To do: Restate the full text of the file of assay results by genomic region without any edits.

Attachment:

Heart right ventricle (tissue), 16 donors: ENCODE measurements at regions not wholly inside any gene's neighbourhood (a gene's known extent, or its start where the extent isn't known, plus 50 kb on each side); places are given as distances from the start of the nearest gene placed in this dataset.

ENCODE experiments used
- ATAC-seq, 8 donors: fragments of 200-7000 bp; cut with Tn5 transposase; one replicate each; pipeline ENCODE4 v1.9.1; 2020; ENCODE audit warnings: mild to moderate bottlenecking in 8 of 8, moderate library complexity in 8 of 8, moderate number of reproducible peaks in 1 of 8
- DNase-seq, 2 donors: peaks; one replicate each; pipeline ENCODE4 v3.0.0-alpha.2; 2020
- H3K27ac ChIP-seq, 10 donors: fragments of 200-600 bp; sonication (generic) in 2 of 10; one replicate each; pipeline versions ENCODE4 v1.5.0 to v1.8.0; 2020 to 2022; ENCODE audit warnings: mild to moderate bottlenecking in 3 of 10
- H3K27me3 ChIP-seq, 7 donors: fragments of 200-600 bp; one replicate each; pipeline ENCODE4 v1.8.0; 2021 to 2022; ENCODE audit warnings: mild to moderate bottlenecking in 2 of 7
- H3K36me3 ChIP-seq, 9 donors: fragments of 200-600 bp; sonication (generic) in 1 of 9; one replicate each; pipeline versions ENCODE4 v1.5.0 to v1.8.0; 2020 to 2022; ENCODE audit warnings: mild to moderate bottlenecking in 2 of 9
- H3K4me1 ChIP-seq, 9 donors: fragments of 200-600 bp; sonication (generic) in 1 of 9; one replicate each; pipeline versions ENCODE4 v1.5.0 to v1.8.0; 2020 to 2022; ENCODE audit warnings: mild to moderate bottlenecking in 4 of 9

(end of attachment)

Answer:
Heart right ventricle (tissue), 16 donors: ENCODE measurements at regions not wholly inside any gene's neighbourhood (a gene's known extent, or its start where the extent isn't known, plus 50 kb on each side); places are given as distances from the start of the nearest gene placed in this dataset.

ENCODE experiments used
- ATAC-seq, 8 donors: fragments of 200-7000 bp; cut with Tn5 transposase; one replicate each; pipeline ENCODE4 v1.9.1; 2020; ENCODE audit warnings: mild to moderate bottlenecking in 8 of 8, moderate library complexity in 8 of 8, moderate number of reproducible peaks in 1 of 8
- DNase-seq, 2 donors: peaks; one replicate each; pipeline ENCODE4 v3.0.0-alpha.2; 2020
- H3K27ac ChIP-seq, 10 donors: fragments of 200-600 bp; sonication (generic) in 2 of 10; one replicate each; pipeline versions ENCODE4 v1.5.0 to v1.8.0; 2020 to 2022; ENCODE audit warnings: mild to moderate bottlenecking in 3 of 10
- H3K27me3 ChIP-seq, 7 donors: fragments of 200-600 bp; one replicate each; pipeline ENCODE4 v1.8.0; 2021 to 2022; ENCODE audit warnings: mild to moderate bottlenecking in 2 of 7
- H3K36me3 ChIP-seq, 9 donors: fragments of 200-600 bp; sonication (generic) in 1 of 9; one replicate each; pipeline versions ENCODE4 v1.5.0 to v1.8.0; 2020 to 2022; ENCODE audit warnings: mild to moderate bottlenecking in 2 of 9
- H3K4me1 ChIP-seq, 9 donors: fragments of 200-600 bp; sonication (generic) in 1 of 9; one replicate each; pipeline versions ENCODE4 v1.5.0 to v1.8.0; 2020 to 2022; ENCODE audit warnings: mild to moderate bottlenecking in 4 of 9